On Monday, the Supreme Court announced that it will soon consider whether it’s illegal for employers to discriminate against gay or transgender workers.
As BuzzFeed News reports, the Supreme Court has agreed to hear three cases involving Title VII of the Civil Rights Act of 1964, which outlaws discrimination against people on the basis of their race, religion, color, national origin, or sex. The cases in question — first heard in New York, Georgia and Michigan, respectively — all center on the question of whether sex includes sexual orientation or gender identity. The cases will be heard in the court’s next term, which begins in October.
The Michigan case focuses on gender identity, while the New York and Georgia cases reached differing conclusions about sexual orientation.
BuzzFeed News notes that in the New York case, a skydiving instructor alleged that he was fired for being gay. The Second Circuit ruled in favor of the employee and concluded “that sexual orientation is a function of sex and, by extension, sexual orientation discrimination is a subset of sex discrimination.” In the Georgia case, the 11th Circuit ruled against a child welfare services worker who claimed he was fired for being gay, concluding that the Civil Rights Act didn’t protect discrimination on the basis of sexual orientation. And in the Michigan case, the 6th Circuit ruled in favor of a funeral home employee who said she was fired after announcing she was transgender.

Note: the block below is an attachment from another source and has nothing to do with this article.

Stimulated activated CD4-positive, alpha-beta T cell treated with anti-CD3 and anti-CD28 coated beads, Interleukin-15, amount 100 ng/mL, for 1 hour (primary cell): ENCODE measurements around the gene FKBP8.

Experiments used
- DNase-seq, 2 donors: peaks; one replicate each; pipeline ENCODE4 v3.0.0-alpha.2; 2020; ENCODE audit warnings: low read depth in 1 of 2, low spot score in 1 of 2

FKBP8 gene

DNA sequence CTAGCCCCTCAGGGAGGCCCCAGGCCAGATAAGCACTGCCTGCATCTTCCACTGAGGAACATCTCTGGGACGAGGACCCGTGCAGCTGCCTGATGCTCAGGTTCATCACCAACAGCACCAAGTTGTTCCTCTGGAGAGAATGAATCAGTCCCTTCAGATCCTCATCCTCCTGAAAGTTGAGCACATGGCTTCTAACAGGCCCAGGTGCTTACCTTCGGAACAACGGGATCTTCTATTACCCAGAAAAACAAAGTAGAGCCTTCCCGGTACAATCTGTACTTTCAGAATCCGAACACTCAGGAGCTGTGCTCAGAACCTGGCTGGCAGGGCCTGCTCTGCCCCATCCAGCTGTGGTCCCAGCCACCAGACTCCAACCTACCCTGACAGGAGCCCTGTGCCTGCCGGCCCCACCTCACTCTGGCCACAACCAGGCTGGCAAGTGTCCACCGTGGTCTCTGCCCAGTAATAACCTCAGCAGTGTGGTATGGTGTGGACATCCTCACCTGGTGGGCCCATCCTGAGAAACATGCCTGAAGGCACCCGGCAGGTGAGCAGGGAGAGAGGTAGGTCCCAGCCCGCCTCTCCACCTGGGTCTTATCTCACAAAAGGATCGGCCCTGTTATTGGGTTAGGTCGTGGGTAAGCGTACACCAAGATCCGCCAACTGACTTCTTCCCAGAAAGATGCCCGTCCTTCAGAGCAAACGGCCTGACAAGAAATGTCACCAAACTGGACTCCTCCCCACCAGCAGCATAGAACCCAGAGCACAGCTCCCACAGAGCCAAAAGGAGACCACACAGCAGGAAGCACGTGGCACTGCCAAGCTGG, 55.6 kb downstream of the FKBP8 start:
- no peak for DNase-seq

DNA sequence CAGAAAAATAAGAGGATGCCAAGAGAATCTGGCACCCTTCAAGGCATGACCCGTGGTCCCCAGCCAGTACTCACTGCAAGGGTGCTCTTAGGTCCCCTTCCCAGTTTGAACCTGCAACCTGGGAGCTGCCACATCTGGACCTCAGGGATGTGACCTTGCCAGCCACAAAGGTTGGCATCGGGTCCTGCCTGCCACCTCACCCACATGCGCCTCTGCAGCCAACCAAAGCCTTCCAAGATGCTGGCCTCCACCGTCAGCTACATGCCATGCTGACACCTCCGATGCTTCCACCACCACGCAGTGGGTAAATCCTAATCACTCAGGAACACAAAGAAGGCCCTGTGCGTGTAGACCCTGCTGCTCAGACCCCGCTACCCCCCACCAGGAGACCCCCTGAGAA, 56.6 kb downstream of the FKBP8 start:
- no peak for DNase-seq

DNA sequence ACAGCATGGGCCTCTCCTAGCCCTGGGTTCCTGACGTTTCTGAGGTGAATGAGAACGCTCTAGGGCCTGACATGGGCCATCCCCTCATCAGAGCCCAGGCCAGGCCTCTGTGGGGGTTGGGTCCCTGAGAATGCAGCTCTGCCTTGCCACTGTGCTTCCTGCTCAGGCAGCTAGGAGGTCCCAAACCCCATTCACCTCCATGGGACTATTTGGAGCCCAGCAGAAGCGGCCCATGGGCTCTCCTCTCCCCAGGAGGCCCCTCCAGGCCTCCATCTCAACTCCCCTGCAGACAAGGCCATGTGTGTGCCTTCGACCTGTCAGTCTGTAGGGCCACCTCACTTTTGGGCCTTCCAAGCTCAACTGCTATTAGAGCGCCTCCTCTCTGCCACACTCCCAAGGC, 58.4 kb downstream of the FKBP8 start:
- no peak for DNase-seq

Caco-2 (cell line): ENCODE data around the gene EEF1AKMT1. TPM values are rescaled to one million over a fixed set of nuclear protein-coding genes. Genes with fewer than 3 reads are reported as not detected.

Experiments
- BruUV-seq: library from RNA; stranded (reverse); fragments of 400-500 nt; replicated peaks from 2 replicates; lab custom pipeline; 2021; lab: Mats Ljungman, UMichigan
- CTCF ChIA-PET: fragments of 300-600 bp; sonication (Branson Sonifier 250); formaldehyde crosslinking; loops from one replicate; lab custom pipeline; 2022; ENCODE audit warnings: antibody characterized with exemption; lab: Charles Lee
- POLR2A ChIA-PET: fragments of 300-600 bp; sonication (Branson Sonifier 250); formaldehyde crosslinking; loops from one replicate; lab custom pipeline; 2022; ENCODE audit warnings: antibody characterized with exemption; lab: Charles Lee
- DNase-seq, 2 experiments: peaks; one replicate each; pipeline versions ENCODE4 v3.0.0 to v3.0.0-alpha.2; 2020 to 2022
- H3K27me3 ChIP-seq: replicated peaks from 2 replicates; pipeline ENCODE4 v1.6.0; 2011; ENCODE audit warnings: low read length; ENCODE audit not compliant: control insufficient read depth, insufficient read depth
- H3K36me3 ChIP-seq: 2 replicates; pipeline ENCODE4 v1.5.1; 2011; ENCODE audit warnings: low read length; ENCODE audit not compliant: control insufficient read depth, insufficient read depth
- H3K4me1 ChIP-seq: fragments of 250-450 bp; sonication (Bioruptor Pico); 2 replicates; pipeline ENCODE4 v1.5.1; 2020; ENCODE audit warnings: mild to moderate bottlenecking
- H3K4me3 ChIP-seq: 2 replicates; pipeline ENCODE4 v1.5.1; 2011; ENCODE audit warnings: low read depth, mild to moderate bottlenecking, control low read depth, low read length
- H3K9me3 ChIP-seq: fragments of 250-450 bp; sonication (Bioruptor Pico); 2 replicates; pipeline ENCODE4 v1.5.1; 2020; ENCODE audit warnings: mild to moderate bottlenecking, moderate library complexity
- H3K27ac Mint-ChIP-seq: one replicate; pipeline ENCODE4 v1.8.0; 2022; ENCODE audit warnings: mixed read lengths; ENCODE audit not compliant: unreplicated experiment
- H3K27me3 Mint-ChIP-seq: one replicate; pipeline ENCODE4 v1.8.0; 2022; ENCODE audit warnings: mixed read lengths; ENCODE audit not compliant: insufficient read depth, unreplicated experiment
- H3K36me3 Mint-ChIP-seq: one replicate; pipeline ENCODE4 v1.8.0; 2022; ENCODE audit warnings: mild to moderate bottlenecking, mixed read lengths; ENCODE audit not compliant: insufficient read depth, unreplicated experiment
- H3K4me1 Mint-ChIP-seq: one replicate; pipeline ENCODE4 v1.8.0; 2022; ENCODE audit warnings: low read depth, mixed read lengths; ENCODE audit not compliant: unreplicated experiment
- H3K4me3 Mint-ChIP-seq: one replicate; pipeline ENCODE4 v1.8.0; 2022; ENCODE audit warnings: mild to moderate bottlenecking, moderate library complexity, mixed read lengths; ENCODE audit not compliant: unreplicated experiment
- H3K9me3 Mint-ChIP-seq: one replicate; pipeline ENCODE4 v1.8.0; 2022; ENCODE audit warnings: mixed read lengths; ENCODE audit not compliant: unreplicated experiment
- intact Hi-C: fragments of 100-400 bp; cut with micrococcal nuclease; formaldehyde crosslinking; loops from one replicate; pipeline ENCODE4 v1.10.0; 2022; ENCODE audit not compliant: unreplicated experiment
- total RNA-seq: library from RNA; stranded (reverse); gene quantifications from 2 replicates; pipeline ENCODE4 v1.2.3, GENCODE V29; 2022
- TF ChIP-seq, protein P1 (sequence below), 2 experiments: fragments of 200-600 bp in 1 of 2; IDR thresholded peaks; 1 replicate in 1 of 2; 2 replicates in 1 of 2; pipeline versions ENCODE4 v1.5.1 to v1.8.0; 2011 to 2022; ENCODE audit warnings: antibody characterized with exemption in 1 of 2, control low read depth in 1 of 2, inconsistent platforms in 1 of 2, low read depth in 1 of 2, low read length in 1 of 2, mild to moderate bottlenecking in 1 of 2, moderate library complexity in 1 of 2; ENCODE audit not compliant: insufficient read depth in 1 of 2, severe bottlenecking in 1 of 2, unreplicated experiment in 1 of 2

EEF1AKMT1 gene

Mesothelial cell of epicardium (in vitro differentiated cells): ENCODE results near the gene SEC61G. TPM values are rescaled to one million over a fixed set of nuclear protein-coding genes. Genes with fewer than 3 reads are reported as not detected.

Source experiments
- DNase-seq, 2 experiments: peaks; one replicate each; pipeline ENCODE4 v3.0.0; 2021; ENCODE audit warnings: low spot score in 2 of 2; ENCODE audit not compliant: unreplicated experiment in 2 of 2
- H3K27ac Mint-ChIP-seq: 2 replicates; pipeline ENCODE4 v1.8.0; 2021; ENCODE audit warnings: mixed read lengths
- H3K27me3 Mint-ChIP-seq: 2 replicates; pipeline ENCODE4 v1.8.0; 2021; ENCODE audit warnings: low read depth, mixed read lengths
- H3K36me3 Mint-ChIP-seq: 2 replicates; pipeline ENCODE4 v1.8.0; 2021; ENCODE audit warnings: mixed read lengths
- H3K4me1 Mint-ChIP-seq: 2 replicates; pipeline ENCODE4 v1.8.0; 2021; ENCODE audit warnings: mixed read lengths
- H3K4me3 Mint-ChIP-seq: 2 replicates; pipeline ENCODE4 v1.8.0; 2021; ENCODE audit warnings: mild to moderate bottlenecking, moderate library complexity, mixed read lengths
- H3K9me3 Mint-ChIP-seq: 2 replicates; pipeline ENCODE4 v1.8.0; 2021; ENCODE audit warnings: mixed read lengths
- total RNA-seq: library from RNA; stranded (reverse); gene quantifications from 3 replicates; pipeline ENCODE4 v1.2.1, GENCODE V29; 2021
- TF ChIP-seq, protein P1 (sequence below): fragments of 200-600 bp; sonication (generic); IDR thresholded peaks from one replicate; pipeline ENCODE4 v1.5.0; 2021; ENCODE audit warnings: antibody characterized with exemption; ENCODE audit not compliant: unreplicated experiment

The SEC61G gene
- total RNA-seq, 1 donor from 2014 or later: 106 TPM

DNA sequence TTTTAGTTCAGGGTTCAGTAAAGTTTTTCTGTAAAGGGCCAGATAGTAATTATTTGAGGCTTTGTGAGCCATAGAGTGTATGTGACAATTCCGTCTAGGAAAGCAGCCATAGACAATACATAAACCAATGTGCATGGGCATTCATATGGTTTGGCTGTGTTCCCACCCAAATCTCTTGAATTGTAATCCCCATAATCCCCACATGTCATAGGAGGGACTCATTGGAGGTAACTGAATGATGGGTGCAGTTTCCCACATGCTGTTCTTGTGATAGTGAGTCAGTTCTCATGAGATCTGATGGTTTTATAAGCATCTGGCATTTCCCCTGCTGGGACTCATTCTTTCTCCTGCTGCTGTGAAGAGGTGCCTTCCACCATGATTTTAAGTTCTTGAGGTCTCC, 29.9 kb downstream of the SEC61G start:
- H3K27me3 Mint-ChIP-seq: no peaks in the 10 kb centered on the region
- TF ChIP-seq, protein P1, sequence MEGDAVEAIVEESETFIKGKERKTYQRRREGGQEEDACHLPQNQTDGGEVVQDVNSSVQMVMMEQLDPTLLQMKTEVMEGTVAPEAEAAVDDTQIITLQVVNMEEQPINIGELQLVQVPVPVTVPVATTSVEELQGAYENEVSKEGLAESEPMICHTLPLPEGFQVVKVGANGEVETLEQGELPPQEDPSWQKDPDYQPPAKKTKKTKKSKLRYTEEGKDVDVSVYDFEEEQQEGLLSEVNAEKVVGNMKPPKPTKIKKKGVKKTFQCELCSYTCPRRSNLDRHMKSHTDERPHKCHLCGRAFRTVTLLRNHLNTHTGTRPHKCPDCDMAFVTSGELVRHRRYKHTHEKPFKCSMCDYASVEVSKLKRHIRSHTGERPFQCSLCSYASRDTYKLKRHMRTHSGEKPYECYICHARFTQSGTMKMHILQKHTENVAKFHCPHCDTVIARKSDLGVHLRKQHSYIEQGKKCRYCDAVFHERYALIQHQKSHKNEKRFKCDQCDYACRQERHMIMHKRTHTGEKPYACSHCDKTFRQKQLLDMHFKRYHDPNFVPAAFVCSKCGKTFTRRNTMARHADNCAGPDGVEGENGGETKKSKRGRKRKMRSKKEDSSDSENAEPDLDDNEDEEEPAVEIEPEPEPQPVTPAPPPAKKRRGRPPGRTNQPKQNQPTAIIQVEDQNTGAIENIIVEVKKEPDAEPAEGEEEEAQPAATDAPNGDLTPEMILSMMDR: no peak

LGBT rights are under constant attack by the Trump administration, which has pushed forth several anti-trans actions, including rescinding an Obama era memo allowing transgender students to use the bathroom of their choice and instituting a ban on transgender people serving in the military. Thus, the Supreme Court cases are of vital importance at this time. As BuzzFeed News notes, if the justices rule in favor of the employees, it will be a major step forward in protecting civil rights and help fight against the White House’s anti-LGBT policies.